If there’s one concept that games have perfected, it’s the futuristic blood sport. Sure, movies like The Running Man came first, but Smash TV, MadWorld, and their ilk turned those fantasy game shows interactive and pretty much left no room for improvement. Just don’t tell that to Zephyr.
Designed by the team behind the Might and Magic series, Zephyr nails the hubbub of a gleefully televised cavalcade of murder. Nearly every second features a fictional sponsor, a cheesy commentator, and 90s electronic rock music. The ultraviolent vision is top-to-bottom perfect – including the bits where the rookies needlessly, endlessly die.
In the 24th Century, Earth’s overpopulation drives humanity to a grim, nomadic existence at fringes of space in search of resources. Gigantic super-corporations have become de facto governments, and their battles over unclaimed worlds are the stuff of media ratings booms. The exploitation has reached its logical extreme, with war formally replaced by televised deathmatches on the Interplanetary Battle Circuit. The corporations sponsor Zephrys – futuristic combat vehicles – to fly through cities and countrysides, blowing each other up in high-stakes races for entertainment and profit. You are a newcomer Zephyr pilot, hoping to climb to the top of the ranks.
The illusion is seamless. No game puts the player in the seat of a risk-taking supersport jockey so successfully. Every battle is bookended with commentary from smarmy television hosts and intergalactic celebrities. The sponsor companies vie for your team with bonus equipment before each match; their ads are plastered everywhere, even during the battles. If you get shot down, your team heckles you.
It helps that Zephyr knows its influences. The aesthetics are ripped straight from Paul Verhoeven’s school of dystopian media, complete with an Omni Consumer Products ripoff and hollow, bleakly commercialized TV shows. The sleek corporate self-aggrandizement powerfully contrasts with the apocalyptic conditions of the battle arenas. And the cast list from Top Gun is included among the preselected “callsigns” for your character. The game’s tongue could not be further into its cheek without sticking through the other side, and it makes its brethren look like half-rate homages by comparison.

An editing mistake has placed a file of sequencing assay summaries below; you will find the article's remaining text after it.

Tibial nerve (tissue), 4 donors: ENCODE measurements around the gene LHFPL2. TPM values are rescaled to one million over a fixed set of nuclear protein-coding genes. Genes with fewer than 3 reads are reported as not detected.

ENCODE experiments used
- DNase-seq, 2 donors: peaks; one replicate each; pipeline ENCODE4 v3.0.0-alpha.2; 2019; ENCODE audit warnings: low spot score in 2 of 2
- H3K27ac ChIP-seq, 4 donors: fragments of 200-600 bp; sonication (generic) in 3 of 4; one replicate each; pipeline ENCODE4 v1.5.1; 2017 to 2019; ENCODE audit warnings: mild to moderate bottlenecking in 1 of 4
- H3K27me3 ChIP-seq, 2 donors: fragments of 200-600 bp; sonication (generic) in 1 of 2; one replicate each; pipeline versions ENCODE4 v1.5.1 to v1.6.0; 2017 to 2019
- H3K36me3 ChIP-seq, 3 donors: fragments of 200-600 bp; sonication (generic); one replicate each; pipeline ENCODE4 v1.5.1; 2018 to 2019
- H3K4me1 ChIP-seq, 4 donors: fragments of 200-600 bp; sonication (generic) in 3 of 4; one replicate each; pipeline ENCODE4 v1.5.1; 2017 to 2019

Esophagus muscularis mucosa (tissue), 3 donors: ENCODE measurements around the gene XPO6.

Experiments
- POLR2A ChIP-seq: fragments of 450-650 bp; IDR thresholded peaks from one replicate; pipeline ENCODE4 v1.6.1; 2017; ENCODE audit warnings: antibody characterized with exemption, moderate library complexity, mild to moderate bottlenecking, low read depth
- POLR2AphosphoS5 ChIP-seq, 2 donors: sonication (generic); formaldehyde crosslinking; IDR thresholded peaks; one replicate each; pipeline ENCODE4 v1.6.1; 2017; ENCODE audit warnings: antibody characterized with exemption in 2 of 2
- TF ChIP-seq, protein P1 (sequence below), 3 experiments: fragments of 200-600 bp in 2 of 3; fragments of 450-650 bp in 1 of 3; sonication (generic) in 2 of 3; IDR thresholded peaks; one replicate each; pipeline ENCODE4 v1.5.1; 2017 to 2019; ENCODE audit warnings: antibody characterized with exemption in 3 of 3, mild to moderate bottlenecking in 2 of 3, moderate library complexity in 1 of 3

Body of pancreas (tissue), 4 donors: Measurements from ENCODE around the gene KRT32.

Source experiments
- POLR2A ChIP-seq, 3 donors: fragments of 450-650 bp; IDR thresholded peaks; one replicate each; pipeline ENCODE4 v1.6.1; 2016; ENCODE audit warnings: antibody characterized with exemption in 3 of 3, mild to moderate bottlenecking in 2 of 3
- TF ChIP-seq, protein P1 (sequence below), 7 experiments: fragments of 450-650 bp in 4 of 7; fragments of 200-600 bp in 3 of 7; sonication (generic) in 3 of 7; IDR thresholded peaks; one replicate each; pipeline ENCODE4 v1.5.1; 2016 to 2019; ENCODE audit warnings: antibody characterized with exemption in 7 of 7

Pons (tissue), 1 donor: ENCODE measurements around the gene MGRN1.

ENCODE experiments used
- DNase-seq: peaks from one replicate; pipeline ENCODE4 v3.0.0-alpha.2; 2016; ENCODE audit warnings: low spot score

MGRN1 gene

Notice that I haven’t mentioned the actual gameplay. This is the disappointing catch.
The game’s high-energy shoot-em-up combat is loosely based on Doom, but with a single essential twist: Zephyrs can hover. Players now have to worry about their vertical position. That should work, but it comes with all the baggage and archaic design flaws of old-school shooters. You can’t look up or down, and there’s no autoaim. On far too many occasions, an enemy will pass slightly overhead and out of range.
Adding another degree of freedom to controls is always a risky proposition – especially when this game has choppy movement and no gamepad support – but even on the lower difficulties, the AI has no trouble navigating the skies with impressive precision. Their skills put you on the permanent defensive. Even accounting for the difficulty curve, that’s an insurmountable skill gap. With luck, you might take down one or two enemy Zephyrs per match, usually when they run out of fuel or get stuck in a narrow passage.
Expect to die. A lot.
And those deaths will be harsh and slow. Individual parts of your ship give out fairly easily, including your quickly depleted fuel and ammo reserves. Losing one part pulls you out of the match long enough to scratch any chances of catching up. This isn’t a great idea for an arena deathmatch game. Zephyr offers other ways to score, such as taking out dummy enemies and completing laps around the course, but they don’t count enough to secure victory by themselves. Oftentimes, when you’re lost in a mess of non-opponent hazards and obstructions, the AI will just fight themselves and remove you from the equation entirely.
Zephyr‘s busy visuals add to the disorientation. Given how much is on screen at once – powerups, enemies, ads, decoys, bullets, etc. – and the colorful detail New World Computing put into the environments, it can be difficult to distinguish objects from a distance. This is kind of a problem during intense firefights or (more likely) when trying to sift through the noise to find enemies. So to speak, this heightens the other shortcomings. It’s a shame that the game’s technical achievements somehow work against its playability. Even the low-detail mode is a mess.
That may be Zephyr‘s problem. The presentation and audio-visuals are top notch to the point where everything else suffers by comparison. Hard games aren’t a problem, but given the enormous disparity between the slick television interludes and the chaotically clunky Doom-in-a-blender mechanics, a little forgiveness would’ve been greatly appreciated. But then again, what part of “blood sport” was ever easy?